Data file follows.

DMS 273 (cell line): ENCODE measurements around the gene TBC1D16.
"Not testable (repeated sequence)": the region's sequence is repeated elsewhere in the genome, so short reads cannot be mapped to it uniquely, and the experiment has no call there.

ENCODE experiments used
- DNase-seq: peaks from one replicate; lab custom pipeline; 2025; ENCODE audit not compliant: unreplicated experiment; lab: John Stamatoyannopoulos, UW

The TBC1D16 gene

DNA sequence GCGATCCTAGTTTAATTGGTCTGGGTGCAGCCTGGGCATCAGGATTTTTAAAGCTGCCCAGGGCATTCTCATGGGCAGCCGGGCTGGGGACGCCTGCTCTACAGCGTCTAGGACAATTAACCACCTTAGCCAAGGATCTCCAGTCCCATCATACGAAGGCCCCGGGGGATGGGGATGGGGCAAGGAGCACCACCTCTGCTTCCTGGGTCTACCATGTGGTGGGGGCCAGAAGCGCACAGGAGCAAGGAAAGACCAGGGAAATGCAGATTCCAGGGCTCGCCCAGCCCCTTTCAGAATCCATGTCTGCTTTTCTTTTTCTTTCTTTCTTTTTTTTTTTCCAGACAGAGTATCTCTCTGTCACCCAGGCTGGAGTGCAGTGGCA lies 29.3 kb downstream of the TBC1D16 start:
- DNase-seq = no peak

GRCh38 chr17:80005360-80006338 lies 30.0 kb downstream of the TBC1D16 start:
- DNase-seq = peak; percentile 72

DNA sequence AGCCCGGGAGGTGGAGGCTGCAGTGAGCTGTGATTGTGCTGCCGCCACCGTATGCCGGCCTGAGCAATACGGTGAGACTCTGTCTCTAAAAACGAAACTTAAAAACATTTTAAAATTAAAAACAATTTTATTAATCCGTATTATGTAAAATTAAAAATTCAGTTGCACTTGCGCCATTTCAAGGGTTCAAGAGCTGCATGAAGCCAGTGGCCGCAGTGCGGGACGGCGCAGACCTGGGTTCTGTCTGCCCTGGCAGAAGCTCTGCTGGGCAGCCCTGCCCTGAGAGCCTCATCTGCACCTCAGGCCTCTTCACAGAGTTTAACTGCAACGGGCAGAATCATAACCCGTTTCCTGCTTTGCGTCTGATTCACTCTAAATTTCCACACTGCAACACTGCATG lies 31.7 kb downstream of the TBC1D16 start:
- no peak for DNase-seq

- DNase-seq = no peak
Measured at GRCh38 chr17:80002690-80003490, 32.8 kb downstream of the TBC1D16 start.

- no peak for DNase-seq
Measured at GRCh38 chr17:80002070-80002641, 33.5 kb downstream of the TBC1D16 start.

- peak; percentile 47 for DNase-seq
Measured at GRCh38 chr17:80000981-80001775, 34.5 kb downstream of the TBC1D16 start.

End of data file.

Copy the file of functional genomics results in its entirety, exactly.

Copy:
DMS 273 (cell line): ENCODE measurements around the gene TBC1D16.
"Not testable (repeated sequence)": the region's sequence is repeated elsewhere in the genome, so short reads cannot be mapped to it uniquely, and the experiment has no call there.

ENCODE experiments used
- DNase-seq: peaks from one replicate; lab custom pipeline; 2025; ENCODE audit not compliant: unreplicated experiment; lab: John Stamatoyannopoulos, UW

The TBC1D16 gene

DNA sequence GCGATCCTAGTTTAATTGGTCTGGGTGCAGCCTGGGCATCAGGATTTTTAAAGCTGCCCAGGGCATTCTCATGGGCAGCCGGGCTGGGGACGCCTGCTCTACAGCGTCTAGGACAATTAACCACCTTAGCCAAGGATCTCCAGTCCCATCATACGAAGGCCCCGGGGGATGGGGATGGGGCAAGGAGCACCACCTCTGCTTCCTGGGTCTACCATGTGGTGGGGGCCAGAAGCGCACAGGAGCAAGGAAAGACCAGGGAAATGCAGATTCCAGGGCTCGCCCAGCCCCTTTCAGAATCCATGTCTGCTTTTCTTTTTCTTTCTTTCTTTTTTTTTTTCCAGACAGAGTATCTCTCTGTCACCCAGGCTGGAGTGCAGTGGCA lies 29.3 kb downstream of the TBC1D16 start:
- DNase-seq = no peak

GRCh38 chr17:80005360-80006338 lies 30.0 kb downstream of the TBC1D16 start:
- DNase-seq = peak; percentile 72

DNA sequence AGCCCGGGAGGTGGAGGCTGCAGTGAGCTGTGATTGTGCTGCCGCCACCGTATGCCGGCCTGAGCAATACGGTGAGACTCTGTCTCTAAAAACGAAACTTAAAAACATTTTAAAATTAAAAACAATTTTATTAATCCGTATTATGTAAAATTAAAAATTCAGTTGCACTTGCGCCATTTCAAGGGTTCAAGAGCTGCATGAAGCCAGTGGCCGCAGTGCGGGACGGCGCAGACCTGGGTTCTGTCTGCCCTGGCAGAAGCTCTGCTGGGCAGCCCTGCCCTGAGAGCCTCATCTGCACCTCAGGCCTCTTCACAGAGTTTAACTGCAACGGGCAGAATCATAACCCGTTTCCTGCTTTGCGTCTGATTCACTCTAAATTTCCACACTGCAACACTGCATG lies 31.7 kb downstream of the TBC1D16 start:
- no peak for DNase-seq

- DNase-seq = no peak
Measured at GRCh38 chr17:80002690-80003490, 32.8 kb downstream of the TBC1D16 start.

- no peak for DNase-seq
Measured at GRCh38 chr17:80002070-80002641, 33.5 kb downstream of the TBC1D16 start.

- peak; percentile 47 for DNase-seq
Measured at GRCh38 chr17:80000981-80001775, 34.5 kb downstream of the TBC1D16 start.